Consider the possible values of $S$ and $L$ for carbon configuration $1s^2 2s^2 2p^2$ and the corresponding rapresentations with arrows indicating the spins (consider only $S=0,L=0$ and $S=0,L=2$, as for $S=1,L=1$ some are missing).

enter image description here

I can't understand which one of the two representations indicated in red belong to $S=0,L=0$ state and which one to the $S=0,L=2$ state (I took a guess making the picture).

The spin wavefunction is in all cases antysymmetric ($S=0$) and equal to $$\chi =\left(\, |\!\uparrow_1 \downarrow_2\rangle-|\!\downarrow_1 \uparrow_2\rangle\,\right)\div\sqrt 2$$

Therefore the spatial wavefunction $(L)$ must be symmetric for Pauli principle and in the second red configuration is

$$\Psi =p_0 (1) p_0 (2)$$ in the first one is

$$\Psi= \left[p_- (1) p_+ (2)+p_+ (1) p_- (2)\right]\div\sqrt2$$

The wavefunctions are different so there must be a difference between the two red configurations, but which of them should belong to $S=0,L=2$ and the other to $S=0,L=0$ and why?

  • 2
    $\begingroup$ You need to make a table with the columns as $m_l$ and $m_s$ and also the totals (sum of $m_l$ which gives values -2,-1,0,1,2, and $m_s$, values -1,0,1) then remove those not possible by Pauli principle (those no good and also duplicates). There are 15 possible configurations in all. You can then identify those you need. The are 5 with L=2, 9 with L=1 and 1 with L=0. $\endgroup$
    – porphyrin
    Aug 10, 2018 at 8:56

1 Answer 1


You are separating the spatial and spin part of your two wavefunctions. I don't think that is a good idea here, because it does only work for one of the two configurations.

The wavefunction of a configuration is given by a Slater determinant build up from spin orbitals. In the following I will neglected the normalization constant of $\frac{1}{\sqrt2}$ for simplicity. The wavefunction for the first configuration ($\uparrow - \downarrow$) is

\begin{align} \Psi_1 &= \begin{vmatrix} p_-(1)\alpha(1) & p_+(1)\beta(1)\\ p_-(2)\alpha(2) & p_+(2)\beta(2)\\ \end{vmatrix}\\ &= p_-(1)\alpha(1)p_+(2)\beta(2) - p_+(1)\beta(1)p_-(2)\alpha(2) \end{align}

Note that this differs from your suggested wavefunction by the spin part of the orbitals, and there is no way to separate them out.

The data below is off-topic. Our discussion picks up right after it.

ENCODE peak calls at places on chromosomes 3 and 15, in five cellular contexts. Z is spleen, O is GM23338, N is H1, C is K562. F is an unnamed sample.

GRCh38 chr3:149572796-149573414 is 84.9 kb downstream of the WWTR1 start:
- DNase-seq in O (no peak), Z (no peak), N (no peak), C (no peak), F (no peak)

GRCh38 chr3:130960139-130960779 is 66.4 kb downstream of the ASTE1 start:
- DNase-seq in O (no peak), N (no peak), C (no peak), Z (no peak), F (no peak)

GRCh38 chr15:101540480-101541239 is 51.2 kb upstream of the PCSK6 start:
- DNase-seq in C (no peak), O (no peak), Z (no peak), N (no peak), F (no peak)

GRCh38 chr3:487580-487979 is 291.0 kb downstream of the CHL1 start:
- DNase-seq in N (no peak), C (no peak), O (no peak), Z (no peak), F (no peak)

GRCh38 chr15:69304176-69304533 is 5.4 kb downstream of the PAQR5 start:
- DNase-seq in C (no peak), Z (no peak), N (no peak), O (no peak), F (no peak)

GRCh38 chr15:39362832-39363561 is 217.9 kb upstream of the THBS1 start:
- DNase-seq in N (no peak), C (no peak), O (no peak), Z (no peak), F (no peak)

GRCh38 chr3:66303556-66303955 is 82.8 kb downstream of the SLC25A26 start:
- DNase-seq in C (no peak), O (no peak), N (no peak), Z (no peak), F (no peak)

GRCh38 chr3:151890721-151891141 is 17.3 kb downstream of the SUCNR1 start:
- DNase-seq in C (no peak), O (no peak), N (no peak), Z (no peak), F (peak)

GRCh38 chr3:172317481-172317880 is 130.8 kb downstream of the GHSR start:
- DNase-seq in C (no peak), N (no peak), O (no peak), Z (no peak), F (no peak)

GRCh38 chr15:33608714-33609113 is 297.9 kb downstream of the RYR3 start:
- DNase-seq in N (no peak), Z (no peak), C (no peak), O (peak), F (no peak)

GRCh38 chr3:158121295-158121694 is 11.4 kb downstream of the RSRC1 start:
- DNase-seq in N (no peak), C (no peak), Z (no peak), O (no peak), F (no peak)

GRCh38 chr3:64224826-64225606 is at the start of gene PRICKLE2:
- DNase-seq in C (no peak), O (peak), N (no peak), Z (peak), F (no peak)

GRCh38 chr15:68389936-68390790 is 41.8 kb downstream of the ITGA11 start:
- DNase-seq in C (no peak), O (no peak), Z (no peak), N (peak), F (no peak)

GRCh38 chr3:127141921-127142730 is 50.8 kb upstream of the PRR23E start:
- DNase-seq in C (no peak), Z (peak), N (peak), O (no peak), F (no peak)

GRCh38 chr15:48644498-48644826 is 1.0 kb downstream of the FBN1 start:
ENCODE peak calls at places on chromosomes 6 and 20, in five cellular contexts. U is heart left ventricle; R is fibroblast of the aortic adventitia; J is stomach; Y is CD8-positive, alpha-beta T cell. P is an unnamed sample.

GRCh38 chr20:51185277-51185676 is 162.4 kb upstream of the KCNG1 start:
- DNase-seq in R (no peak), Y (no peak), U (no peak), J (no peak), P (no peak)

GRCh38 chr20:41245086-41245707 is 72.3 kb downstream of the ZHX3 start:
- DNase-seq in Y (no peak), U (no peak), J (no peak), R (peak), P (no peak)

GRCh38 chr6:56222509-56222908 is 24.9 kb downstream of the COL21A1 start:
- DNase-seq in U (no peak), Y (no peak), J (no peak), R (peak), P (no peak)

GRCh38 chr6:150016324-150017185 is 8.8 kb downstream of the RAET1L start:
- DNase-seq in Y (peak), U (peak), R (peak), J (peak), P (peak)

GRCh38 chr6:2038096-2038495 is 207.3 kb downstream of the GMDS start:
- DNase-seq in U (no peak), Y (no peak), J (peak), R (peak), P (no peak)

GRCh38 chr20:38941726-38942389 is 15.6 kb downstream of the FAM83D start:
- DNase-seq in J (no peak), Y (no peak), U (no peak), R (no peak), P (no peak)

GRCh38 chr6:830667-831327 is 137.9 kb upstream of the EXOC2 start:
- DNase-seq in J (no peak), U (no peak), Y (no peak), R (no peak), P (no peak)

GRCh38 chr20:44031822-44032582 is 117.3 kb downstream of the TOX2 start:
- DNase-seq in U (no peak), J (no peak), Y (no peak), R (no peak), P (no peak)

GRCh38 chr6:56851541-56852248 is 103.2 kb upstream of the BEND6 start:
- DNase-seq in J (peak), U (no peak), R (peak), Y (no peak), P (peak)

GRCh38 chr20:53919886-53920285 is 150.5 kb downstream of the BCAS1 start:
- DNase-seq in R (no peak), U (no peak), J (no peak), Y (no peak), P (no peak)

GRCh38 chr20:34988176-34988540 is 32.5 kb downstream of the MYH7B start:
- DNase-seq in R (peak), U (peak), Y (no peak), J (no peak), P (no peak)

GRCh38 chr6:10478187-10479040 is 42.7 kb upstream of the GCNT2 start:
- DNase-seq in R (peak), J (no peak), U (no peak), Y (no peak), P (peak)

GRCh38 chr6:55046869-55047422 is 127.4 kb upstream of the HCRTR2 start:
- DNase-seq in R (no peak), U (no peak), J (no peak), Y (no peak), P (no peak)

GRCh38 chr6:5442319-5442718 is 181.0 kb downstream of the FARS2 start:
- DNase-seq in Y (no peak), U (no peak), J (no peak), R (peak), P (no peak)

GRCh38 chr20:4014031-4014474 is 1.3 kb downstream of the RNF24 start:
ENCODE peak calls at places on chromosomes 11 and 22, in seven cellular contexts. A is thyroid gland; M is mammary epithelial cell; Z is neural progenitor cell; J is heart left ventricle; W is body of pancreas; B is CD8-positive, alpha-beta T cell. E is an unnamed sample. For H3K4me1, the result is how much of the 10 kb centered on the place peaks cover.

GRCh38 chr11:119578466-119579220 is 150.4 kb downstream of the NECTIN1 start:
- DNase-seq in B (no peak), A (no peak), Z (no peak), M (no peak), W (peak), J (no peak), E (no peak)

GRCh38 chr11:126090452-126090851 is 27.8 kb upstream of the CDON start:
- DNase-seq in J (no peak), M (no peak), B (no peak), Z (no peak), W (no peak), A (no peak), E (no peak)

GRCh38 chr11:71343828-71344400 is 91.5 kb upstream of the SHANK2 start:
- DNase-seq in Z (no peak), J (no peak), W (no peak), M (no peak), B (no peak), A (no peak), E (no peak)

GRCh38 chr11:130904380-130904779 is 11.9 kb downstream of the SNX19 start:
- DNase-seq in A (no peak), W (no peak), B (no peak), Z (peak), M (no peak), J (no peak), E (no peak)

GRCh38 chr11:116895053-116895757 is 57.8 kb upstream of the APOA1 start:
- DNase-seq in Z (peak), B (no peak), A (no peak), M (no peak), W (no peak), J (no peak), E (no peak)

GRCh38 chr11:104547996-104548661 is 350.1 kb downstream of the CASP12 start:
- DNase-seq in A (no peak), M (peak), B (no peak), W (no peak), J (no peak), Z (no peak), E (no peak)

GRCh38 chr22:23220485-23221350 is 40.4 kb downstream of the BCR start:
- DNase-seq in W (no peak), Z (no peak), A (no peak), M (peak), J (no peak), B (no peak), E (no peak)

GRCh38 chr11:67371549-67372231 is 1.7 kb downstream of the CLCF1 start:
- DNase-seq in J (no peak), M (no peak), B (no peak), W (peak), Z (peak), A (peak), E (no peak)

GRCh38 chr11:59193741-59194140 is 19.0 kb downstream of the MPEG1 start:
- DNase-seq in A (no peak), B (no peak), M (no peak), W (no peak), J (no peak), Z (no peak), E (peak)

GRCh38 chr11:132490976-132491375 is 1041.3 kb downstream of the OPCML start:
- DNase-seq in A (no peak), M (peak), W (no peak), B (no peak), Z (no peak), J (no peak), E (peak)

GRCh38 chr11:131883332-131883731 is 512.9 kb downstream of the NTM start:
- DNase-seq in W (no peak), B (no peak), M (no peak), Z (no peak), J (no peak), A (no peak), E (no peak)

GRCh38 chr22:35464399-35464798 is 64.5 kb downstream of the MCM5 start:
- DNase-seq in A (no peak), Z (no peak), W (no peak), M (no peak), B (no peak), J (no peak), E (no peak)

And for the other configuration ($-\uparrow\downarrow -$) we have \begin{align} \Psi_2 &= \begin{vmatrix} p_0(1)\alpha(1) & p_0(1)\beta(1)\\ p_0(2)\alpha(2) & p_0(2)\beta(2)\\ \end{vmatrix}\\ &= p_0(1)\alpha(1)p_0(2)\beta(2) - p_0(1)\beta(1)p_0(2)\alpha(2) \end{align}

Both, $\Psi_1$ and $\Psi_2$ look quite similar now. However, since the spatial part of both orbitals in $\Psi_2$ is the same here, we can factor them out

\begin{equation} \Psi_2 = p_0(1)p_0(2)\underbrace{[\alpha(1)\beta(2)-\beta(1)\alpha(2)]}_{\chi} \end{equation}

And we get what you have suggested for this configuration. But this does only work for $\Psi_1$!

Now, why is $\Psi_1$ assigned to $L=2$, while $\Psi_2$ is $L=0$?

I assume your confusion is because if you add up the orbital quantum numbers $m_l$ you get $0$ in both cases ($1-1=0$ and $0+0=0$). However, those sums give you $M_L$, not $L$. The many-electron quantum number $L$ has $2L+1$ components with quantum numbers $M_L=-L,-L+1,\dots 0, \dots L-1,L$. So for $L=2$ we have $M_L=-2,-1,0,1,2$, much like there are three orbitals $p_-$, $p0$ and $p+$ for $l=1$

So $\Psi_1$ would be the $M_L=0$ component of $L=2$, while $\Psi_2$ is the $M_L=0$ component of $L=0$.

But there is one issue with such assignments: You cannot really do it, as the configurations get mixed together. The point is, that the atom as a whole needs to be spherical symmetric (unless there is some external electric or magnetic field). But the individual $p$ orbitals are not. For example $p_0$ is (in the usual convention) aligned along the $z$-axis and zero in the $xy$ plane.

Mathematically speaking the configurations form a basis (Hilbert space) in which the actual electronic states are expanded. This is known as the configuration interaction method.

So for example the electronic state with $L=0$ would be \begin{equation} \Psi_2 = \frac{1}{\sqrt3}(|\uparrow\downarrow - -\rangle + |-\uparrow\downarrow - \rangle + |--\uparrow\downarrow \rangle) \end{equation}

where each $|\dots\rangle$ denotes a Slater determinant.


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